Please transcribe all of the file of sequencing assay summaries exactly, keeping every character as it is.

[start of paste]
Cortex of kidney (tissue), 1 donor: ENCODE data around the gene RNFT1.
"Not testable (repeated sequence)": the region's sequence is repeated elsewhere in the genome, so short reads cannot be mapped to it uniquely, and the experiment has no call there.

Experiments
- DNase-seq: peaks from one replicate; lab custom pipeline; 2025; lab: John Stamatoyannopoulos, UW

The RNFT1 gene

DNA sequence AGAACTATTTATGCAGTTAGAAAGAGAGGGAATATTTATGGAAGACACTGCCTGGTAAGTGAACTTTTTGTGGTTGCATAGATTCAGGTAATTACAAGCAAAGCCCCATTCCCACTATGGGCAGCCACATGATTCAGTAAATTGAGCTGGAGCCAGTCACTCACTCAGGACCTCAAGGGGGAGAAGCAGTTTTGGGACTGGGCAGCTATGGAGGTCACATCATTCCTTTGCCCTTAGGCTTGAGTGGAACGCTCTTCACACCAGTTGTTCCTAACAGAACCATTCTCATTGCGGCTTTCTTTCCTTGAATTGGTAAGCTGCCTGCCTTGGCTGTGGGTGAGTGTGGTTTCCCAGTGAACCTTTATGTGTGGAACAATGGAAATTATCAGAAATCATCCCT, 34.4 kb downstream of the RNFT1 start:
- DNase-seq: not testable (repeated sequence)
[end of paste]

Cortex of kidney (tissue), 1 donor: ENCODE data around the gene RNFT1.
"Not testable (repeated sequence)": the region's sequence is repeated elsewhere in the genome, so short reads cannot be mapped to it uniquely, and the experiment has no call there.

Experiments
- DNase-seq: peaks from one replicate; lab custom pipeline; 2025; lab: John Stamatoyannopoulos, UW

The RNFT1 gene

DNA sequence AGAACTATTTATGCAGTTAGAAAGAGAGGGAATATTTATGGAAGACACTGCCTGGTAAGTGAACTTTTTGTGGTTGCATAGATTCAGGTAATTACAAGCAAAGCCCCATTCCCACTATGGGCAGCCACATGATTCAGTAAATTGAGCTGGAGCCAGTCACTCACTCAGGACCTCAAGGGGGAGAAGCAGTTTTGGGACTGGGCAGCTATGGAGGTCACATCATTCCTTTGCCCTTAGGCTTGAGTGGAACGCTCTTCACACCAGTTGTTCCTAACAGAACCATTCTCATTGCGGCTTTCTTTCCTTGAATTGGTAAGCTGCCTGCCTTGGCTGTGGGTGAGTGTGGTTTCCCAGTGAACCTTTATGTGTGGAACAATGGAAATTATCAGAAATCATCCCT, 34.4 kb downstream of the RNFT1 start:
- DNase-seq: not testable (repeated sequence)